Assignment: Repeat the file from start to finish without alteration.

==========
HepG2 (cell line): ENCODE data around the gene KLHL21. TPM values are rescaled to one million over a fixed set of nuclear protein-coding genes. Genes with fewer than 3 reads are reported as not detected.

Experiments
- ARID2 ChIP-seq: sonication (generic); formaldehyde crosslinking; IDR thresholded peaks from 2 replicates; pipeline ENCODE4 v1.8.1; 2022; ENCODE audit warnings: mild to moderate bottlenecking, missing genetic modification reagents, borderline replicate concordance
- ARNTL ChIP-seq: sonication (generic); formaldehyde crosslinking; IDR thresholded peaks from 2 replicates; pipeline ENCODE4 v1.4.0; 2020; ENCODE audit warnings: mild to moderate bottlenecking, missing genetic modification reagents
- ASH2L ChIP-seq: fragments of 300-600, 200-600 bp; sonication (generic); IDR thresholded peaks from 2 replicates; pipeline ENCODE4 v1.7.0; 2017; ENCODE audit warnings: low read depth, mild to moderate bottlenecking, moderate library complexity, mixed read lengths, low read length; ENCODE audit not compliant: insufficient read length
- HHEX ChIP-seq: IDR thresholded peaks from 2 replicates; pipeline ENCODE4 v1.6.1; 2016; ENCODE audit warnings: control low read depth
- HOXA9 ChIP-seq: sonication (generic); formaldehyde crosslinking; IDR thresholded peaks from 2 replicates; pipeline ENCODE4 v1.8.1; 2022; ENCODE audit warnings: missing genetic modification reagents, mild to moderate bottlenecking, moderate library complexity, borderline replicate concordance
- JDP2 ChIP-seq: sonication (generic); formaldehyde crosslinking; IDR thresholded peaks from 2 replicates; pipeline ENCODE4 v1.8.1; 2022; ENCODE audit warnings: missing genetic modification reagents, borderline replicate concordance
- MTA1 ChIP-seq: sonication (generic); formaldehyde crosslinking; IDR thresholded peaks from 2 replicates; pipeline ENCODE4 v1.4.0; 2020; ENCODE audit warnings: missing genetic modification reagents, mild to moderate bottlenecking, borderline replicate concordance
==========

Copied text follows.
HepG2 (cell line): ENCODE data around the gene KLHL21. TPM values are rescaled to one million over a fixed set of nuclear protein-coding genes. Genes with fewer than 3 reads are reported as not detected.

Experiments
- ARID2 ChIP-seq: sonication (generic); formaldehyde crosslinking; IDR thresholded peaks from 2 replicates; pipeline ENCODE4 v1.8.1; 2022; ENCODE audit warnings: mild to moderate bottlenecking, missing genetic modification reagents, borderline replicate concordance
- ARNTL ChIP-seq: sonication (generic); formaldehyde crosslinking; IDR thresholded peaks from 2 replicates; pipeline ENCODE4 v1.4.0; 2020; ENCODE audit warnings: mild to moderate bottlenecking, missing genetic modification reagents
- ASH2L ChIP-seq: fragments of 300-600, 200-600 bp; sonication (generic); IDR thresholded peaks from 2 replicates; pipeline ENCODE4 v1.7.0; 2017; ENCODE audit warnings: low read depth, mild to moderate bottlenecking, moderate library complexity, mixed read lengths, low read length; ENCODE audit not compliant: insufficient read length
- HHEX ChIP-seq: IDR thresholded peaks from 2 replicates; pipeline ENCODE4 v1.6.1; 2016; ENCODE audit warnings: control low read depth
- HOXA9 ChIP-seq: sonication (generic); formaldehyde crosslinking; IDR thresholded peaks from 2 replicates; pipeline ENCODE4 v1.8.1; 2022; ENCODE audit warnings: missing genetic modification reagents, mild to moderate bottlenecking, moderate library complexity, borderline replicate concordance
- JDP2 ChIP-seq: sonication (generic); formaldehyde crosslinking; IDR thresholded peaks from 2 replicates; pipeline ENCODE4 v1.8.1; 2022; ENCODE audit warnings: missing genetic modification reagents, borderline replicate concordance
- MTA1 ChIP-seq: sonication (generic); formaldehyde crosslinking; IDR thresholded peaks from 2 replicates; pipeline ENCODE4 v1.4.0; 2020; ENCODE audit warnings: missing genetic modification reagents, mild to moderate bottlenecking, borderline replicate concordance